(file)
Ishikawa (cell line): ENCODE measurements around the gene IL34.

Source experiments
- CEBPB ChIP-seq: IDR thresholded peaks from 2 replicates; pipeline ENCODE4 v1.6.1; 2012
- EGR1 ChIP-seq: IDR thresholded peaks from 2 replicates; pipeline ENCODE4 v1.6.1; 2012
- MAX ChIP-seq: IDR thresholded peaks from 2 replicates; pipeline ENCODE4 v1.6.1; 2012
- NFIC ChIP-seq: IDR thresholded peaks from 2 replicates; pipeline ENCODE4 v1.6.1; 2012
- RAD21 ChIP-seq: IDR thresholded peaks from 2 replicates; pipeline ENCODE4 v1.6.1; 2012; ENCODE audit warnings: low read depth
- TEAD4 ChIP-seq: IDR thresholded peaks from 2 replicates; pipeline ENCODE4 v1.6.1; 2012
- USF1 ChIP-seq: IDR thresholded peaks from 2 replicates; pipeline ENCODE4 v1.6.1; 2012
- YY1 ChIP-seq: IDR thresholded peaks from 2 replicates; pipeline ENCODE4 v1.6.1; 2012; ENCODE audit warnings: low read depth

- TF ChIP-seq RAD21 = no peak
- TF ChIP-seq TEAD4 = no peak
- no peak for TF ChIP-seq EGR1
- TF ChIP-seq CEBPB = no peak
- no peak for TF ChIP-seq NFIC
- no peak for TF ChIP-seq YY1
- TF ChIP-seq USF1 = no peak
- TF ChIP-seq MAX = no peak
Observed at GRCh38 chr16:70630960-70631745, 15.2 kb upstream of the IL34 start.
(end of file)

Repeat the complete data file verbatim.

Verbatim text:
Ishikawa (cell line): ENCODE measurements around the gene IL34.

Source experiments
- CEBPB ChIP-seq: IDR thresholded peaks from 2 replicates; pipeline ENCODE4 v1.6.1; 2012
- EGR1 ChIP-seq: IDR thresholded peaks from 2 replicates; pipeline ENCODE4 v1.6.1; 2012
- MAX ChIP-seq: IDR thresholded peaks from 2 replicates; pipeline ENCODE4 v1.6.1; 2012
- NFIC ChIP-seq: IDR thresholded peaks from 2 replicates; pipeline ENCODE4 v1.6.1; 2012
- RAD21 ChIP-seq: IDR thresholded peaks from 2 replicates; pipeline ENCODE4 v1.6.1; 2012; ENCODE audit warnings: low read depth
- TEAD4 ChIP-seq: IDR thresholded peaks from 2 replicates; pipeline ENCODE4 v1.6.1; 2012
- USF1 ChIP-seq: IDR thresholded peaks from 2 replicates; pipeline ENCODE4 v1.6.1; 2012
- YY1 ChIP-seq: IDR thresholded peaks from 2 replicates; pipeline ENCODE4 v1.6.1; 2012; ENCODE audit warnings: low read depth

- TF ChIP-seq RAD21 = no peak
- TF ChIP-seq TEAD4 = no peak
- no peak for TF ChIP-seq EGR1
- TF ChIP-seq CEBPB = no peak
- no peak for TF ChIP-seq NFIC
- no peak for TF ChIP-seq YY1
- TF ChIP-seq USF1 = no peak
- TF ChIP-seq MAX = no peak
Observed at GRCh38 chr16:70630960-70631745, 15.2 kb upstream of the IL34 start.